France is already on high alert for terrorism but the security threat is likely to only increase in the coming years, according to France's leading counter-terrorist prosecutor Francois Molins.
Authorities are getting ready to release about 20 radicalised prisoners in 2018 and a further 20 in 2019, Molins said in an interview with BFM TV.
And police, intelligence services and authorities need to take action, he said.
“There is a major risk of seeing people who are not at all repentant at the end of their sentence come out of prison, who could even be more radical given their stay in prison,” he added.
“We need to do a lot more talking to ensure that they are properly monitored which requires thorough work between the prison administration, the intelligence services, the prefectures, those working in the judicial system and the prosecutor's office,” he said.
Currently, more than 1,200 people imprisoned for crimes unrelated to terrorism are considered to have become radicalized behind bars in France while more than 500 are in prison for terrorism, according to reports in the French press.
While some of those in jail for terror offences are serving lengthy sentences, some are due to be released over the coming years with the terror threat likely to remain high in France
“The penitentiary environment acts as an incubator to the extent that there is an interaction” between these two types of prisoners, noted Molins, who is set to leave his post in November after spending seven years at the head of the anti-terrorist prosecution service.
'Fighting an ideological war'
French intelligence services are already struggling to keep tabs on the thousands of individuals on the country's terror watchlist – some of whom have gone on to commit terror attacks – and the release of known extremists from prison gives authorities more headaches.
A researcher at the Paris-based Institute of International and Strategic Relations, François-Bernard Huyghe told The Local that he believes Molins is right to describe the situation in such alarming terms, adding that there are several reasons for the gravity of the situation.
“Radicalised people are being released soon because in order to keep them inside we would have had to charge them for something very serious,” he said. “On top of that, as we know, prisons are the best place to become radicalised – potential jihadis can meet 'heros' of the movement in jail.”
The second reason, he said, was that France is “very, very bad at deradicalising”.
“I have never met this magic person who has been deradicalised and turned into a good citizen,” he said.
The final reason he gave was that while potential jihadists are increasingly struggling to find extremist information online, they are more likely to be able to meet people that have experienced life as a jihadi because there are now several generations of jihadist fighters who have seen action.
“They can learn from the older guys,” he said.
He went on to describe the additional problem that France can't compete with the promises offered by radical Islamist groups, which offer “these young guys from the suburbs a lot”.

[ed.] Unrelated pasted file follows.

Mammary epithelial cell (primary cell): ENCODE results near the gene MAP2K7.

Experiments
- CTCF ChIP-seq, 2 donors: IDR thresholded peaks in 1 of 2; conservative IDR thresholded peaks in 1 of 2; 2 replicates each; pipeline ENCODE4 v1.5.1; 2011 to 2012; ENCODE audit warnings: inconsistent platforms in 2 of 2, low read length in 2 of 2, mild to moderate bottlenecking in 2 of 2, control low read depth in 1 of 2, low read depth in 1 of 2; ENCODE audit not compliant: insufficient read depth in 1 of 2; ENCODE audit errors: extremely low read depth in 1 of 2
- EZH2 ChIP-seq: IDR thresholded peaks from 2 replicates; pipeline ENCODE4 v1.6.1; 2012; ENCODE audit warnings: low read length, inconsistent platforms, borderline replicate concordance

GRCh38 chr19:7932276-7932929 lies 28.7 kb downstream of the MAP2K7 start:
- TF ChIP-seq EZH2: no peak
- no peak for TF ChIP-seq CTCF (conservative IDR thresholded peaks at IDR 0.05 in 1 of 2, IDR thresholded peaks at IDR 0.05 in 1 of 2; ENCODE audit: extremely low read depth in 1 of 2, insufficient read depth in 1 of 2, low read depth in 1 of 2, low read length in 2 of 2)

“In their minds they're offering them the chance to fight bad guys, as well as apartments and material wealth,” he said, adding that meanwhile France can “only offer them the chance to get a normal job and vote in an election every few years”.
Huyghe went on to describe the solution to the problem as a long-term one which needs to include teaching Republican values, not just talking about them.
“We are beginning to admit that this is ideological warfare not just social,” he said.
But he admitted that France is getting better at stopping attacks and that they have become less “technically successful”.
Government plan to halt radicalisation
France has long-struggled with the issue of radicalisation in its prisons.
In February, The Local reported that the French government had said it would seal off extremists within prisons and open new centres to reintegrate returning jihadists into society as part of a new plan to halt the spread of radical Islam.
France is experimenting with various ways of ending the drift towards extremism of young people growing up on the margins of society, in predominantly immigrant suburbs where organisations like the Islamic State group or Al-Qaeda recruit.
The plan aims to draw lessons from past failures, after three years marked by a series of attacks that left over 240 people dead.
“No one has a magic formula for 'deradicalisation' as if you might de-install dangerous software,” Prime Minister Edouard Philippe said in the northern city of Lille where he presented his strategy, flanked by a dozen ministers.
“But in France and elsewhere there are good approaches to prevention and disengagement.”
France is particularly keen to stop extremism flourishing in its prisons, where some of the jihadists behind attacks in recent years first came under the spell of hardliners.
A total of 512 people are currently serving time for terrorism offences in France and a further 1,139 prisoners have been flagged up as being radicalised.
To prevent extremism spreading further, Philippe said he would create 1,500 places in separate prison wings “especially for radicalised inmates”.